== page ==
July 2, 2009
Multimedia Program Increases Middle School Students’ Interest In Science
Middle school students who were part of a unique science learning program developed by The University of Texas School of Public Health showed significant increases in interest and achievement scores compared to other students, a recent study found.
Results from the study are published in the June issue of the Association of American Medical Colleges' Academic Medicine.
The program, HEADS UP (Health Education and Discovering Science while Unlocking Potential), presents key science information through lessons and vignettes of science experts from The University of Texas Health Science Center at Houston. It was developed by Nancy Murray, Dr.P.H., assistant professor of behavioral sciences at the UT School of Public Health.
"HEADS UP is designed to enhance middle school students' interest in science and ultimately lead to more minority students pursuing health careers," said Murray. "Colleges in the United States are no longer graduating enough students with science majors to meet the demand for scientists who can assume leadership roles in the science professions. We believe middle school may be the last chance to pique student interest in science and prepare them to pursue a science-related career."
Researchers followed students from fifth to eighth grade and found a 7.2 percent increase in Stanford 10 Achievement scores for students who participated in the HEADS UP program compared to students of similar background who did not. Stanford Achievement Tests are one of the leading standardized tests used in school districts throughout the United States to measure academic knowledge of children from kindergarten through high school.
Students from the HEADS UP group also had a nine-point gain in test score rankings. Student interest, confidence and self-efficacy in science also increased when using HEADS UP materials, the study found.
Murray hopes the program fosters more interest in science among minority students, identified in the study as being underrepresented in science, technology, engineering and math (STEM) courses and more likely to change their major or drop out of school. In 2004, according to the National Center for Education Statistics, 18.3 percent of STEM degrees were awarded to Blacks, 15.9 percent were awarded to Hispanics and 17.3 percent were awarded to American Indians/Alaska Natives. Asian/Pacific Islanders were awarded 30.5 percent of STEM degrees.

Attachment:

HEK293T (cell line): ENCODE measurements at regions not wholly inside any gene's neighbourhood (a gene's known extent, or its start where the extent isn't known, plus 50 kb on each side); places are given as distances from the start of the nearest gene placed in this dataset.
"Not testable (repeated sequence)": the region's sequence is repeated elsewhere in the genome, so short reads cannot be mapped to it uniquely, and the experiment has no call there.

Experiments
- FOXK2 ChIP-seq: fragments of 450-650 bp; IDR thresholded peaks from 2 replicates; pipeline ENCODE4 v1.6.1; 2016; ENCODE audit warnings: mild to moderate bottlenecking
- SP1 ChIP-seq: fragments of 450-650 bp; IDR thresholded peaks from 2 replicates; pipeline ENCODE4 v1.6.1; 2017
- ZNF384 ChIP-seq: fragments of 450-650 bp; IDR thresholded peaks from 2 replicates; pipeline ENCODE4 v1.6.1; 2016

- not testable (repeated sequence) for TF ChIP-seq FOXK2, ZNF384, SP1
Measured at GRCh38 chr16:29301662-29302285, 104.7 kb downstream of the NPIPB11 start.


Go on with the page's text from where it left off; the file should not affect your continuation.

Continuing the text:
Through multimedia modules, HEADS UP teaches lessons on health topics such as genetics, the nervous system, nutrition, diabetes and cardiovascular disease. Students are also exposed to video interviews of science professionals discussing various science- and health-related career opportunities. The modules are aligned with Texas Essential Knowledge and Skills and National Science Education Standards. Modules are produced through a collaboration of the UT Health Science Center at Houston and numerous partners. HEADS UP was recently awarded an Award of Merit from the Accolade Competition for the educational video, "The Immune System and Infectious Diseases."
Study authors are Murray, Kwame Opuni, Ph.D., senior research associate at The University of Houston-Downtown; Belinda Reininger, Dr.P.H., associate professor of behavioral sciences at the UT School of Public Health Brownsville Regional Campus; Nathalie Sessions, HEADS UP project director at the UT School of Public Health; Melanie Mowry, M.P.H., HEADS UP graduate assistant at the UT School of Public Health; and Mary Hobbs, Ed.D., coordinator for science initiatives for the Texas Regional Collaborative for Excellence in Science and Mathematics Teaching at The University of Texas at Austin.
HEADS UP partners are Spring Branch Independent School District, Project GRAD Houston/Houston Independent School District and The John P. McGovern Museum of Health and Medical Sciences.
HEADS UP is supported by a Science Education Partnership Award from the National Center for Research Resources of the National Institutes of Health (NIH), the UT Health Science Center at Houston's Clinical Translational Science Award from the National Center for Research Resources of the NIH, and an NIH National Center on Minority Health and Health Disparities award.
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